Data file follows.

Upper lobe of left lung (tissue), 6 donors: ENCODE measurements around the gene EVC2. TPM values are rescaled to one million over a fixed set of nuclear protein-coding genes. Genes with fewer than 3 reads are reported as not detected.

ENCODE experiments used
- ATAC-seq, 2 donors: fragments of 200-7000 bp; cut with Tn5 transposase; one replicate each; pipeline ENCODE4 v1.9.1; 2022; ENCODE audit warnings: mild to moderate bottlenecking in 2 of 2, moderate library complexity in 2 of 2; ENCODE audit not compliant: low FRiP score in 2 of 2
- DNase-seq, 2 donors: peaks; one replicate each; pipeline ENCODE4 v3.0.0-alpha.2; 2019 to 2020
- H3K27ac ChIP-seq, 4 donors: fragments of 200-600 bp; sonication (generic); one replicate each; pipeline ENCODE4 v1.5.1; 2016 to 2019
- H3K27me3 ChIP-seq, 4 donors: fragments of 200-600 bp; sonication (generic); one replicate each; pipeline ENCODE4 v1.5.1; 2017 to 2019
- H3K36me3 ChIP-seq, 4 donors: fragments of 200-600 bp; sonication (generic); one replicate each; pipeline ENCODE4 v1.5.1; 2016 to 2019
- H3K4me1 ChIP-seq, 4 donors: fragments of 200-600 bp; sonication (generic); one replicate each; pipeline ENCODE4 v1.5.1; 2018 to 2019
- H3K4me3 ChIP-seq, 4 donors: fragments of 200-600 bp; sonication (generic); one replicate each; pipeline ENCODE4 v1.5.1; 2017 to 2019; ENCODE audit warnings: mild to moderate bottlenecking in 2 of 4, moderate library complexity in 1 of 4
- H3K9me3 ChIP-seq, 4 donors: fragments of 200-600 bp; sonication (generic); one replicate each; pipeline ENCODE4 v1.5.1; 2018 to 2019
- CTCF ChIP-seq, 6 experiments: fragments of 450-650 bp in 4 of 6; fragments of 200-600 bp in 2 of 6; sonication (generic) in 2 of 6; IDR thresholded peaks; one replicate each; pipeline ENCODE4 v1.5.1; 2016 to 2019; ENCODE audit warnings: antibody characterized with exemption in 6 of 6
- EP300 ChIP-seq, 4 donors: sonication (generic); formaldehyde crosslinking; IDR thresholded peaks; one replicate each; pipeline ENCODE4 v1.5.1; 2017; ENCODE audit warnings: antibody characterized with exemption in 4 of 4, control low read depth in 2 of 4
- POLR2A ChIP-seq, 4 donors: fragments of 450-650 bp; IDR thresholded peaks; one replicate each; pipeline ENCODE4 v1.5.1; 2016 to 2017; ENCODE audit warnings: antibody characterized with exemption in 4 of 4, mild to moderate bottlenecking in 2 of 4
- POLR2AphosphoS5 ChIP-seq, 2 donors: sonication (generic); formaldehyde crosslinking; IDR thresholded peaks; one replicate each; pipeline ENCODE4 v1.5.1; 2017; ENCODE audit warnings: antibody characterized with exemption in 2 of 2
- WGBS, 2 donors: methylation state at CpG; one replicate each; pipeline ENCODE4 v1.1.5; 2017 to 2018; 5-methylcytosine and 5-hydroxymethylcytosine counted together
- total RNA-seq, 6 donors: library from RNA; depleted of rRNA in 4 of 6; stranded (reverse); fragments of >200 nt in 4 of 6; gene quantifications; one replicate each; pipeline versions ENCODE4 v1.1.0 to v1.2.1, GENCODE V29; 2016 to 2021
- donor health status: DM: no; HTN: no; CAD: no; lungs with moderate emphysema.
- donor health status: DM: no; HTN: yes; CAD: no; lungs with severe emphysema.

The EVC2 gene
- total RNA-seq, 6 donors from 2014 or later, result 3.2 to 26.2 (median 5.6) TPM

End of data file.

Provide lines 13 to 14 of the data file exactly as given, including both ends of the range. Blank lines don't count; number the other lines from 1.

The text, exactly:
- POLR2A ChIP-seq, 4 donors: fragments of 450-650 bp; IDR thresholded peaks; one replicate each; pipeline ENCODE4 v1.5.1; 2016 to 2017; ENCODE audit warnings: antibody characterized with exemption in 4 of 4, mild to moderate bottlenecking in 2 of 4
- POLR2AphosphoS5 ChIP-seq, 2 donors: sonication (generic); formaldehyde crosslinking; IDR thresholded peaks; one replicate each; pipeline ENCODE4 v1.5.1; 2017; ENCODE audit warnings: antibody characterized with exemption in 2 of 2